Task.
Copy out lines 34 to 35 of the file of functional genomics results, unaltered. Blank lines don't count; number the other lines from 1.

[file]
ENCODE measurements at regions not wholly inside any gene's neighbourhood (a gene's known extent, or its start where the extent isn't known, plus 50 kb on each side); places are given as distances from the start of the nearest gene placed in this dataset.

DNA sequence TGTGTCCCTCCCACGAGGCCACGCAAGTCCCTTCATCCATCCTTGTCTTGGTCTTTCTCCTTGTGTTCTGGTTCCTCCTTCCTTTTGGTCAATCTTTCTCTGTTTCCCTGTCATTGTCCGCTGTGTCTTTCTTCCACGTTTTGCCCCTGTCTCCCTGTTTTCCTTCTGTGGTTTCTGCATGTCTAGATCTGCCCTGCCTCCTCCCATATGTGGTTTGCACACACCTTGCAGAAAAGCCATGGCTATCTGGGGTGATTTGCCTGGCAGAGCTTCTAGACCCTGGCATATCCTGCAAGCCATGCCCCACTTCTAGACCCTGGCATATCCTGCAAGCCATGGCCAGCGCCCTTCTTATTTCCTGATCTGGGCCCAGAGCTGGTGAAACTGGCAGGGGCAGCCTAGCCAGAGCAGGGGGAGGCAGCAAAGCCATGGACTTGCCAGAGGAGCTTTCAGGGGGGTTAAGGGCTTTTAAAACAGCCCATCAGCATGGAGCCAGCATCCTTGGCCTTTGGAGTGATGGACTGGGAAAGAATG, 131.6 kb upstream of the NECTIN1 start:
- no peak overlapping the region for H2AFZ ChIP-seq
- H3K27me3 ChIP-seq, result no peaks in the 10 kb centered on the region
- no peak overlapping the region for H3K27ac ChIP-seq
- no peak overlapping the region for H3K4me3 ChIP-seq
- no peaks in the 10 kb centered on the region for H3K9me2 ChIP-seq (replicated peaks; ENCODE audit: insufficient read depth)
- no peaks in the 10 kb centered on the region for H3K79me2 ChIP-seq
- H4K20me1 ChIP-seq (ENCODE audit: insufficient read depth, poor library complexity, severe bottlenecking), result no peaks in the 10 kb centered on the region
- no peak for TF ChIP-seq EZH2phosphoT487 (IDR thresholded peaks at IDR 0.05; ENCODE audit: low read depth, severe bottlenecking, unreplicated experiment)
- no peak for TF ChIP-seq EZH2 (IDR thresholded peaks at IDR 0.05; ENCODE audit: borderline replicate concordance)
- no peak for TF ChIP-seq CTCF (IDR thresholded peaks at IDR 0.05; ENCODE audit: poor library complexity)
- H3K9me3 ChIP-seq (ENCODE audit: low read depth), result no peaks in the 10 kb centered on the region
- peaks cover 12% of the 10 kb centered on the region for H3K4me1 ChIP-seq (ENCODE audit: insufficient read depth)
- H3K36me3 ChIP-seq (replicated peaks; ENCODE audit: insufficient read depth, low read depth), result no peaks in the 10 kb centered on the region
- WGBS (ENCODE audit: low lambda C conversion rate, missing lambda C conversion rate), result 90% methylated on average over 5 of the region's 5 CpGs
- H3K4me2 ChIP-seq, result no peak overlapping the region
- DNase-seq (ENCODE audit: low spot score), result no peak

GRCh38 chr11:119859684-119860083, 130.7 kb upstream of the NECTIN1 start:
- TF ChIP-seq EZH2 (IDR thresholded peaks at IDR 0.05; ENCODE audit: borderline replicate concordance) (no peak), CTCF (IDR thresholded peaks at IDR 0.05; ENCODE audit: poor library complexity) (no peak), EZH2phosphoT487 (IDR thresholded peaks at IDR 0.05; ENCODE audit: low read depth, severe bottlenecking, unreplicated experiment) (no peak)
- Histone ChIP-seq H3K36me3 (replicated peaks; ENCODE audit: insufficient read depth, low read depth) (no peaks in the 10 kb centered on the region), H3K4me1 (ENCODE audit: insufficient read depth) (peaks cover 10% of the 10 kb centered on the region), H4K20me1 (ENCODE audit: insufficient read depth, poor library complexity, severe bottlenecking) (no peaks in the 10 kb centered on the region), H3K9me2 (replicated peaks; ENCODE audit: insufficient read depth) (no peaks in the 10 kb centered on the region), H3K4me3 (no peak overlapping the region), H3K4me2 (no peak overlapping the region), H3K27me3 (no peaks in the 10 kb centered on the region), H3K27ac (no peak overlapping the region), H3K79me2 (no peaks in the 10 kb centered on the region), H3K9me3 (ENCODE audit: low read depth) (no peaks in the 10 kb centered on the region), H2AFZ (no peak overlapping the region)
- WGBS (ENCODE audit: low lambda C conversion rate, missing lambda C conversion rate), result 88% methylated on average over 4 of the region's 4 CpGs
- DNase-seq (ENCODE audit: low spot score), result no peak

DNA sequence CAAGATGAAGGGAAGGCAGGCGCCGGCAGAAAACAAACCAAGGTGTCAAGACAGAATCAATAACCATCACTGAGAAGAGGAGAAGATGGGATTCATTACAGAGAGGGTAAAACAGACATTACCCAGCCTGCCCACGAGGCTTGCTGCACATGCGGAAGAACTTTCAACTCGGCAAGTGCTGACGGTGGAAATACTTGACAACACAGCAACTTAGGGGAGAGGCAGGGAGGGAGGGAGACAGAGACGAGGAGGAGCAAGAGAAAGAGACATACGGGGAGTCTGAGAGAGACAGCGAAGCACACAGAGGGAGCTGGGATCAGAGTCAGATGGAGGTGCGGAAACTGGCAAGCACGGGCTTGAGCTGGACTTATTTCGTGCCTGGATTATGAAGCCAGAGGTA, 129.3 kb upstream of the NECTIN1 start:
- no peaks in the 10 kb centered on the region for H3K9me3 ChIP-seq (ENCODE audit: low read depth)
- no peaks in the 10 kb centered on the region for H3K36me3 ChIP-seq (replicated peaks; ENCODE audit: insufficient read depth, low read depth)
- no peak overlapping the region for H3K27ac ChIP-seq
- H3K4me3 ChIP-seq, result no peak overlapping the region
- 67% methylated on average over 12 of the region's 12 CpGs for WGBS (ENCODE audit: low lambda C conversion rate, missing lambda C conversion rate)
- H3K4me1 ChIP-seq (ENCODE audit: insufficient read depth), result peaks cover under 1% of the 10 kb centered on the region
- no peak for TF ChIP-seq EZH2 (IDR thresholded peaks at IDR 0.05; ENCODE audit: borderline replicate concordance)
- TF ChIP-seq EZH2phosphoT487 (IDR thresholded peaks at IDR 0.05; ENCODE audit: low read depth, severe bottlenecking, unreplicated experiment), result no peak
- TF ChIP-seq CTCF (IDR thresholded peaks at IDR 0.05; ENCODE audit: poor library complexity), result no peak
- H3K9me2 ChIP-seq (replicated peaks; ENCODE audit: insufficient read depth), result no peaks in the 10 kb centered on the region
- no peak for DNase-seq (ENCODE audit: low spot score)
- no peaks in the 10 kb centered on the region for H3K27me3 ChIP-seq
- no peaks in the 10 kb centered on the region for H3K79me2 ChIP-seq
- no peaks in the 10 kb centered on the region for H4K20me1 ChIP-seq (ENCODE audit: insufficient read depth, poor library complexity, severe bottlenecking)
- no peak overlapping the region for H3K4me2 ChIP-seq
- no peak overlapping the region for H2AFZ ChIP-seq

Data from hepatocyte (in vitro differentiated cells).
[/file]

- H3K9me2 ChIP-seq (replicated peaks; ENCODE audit: insufficient read depth), result no peaks in the 10 kb centered on the region
- no peak for DNase-seq (ENCODE audit: low spot score)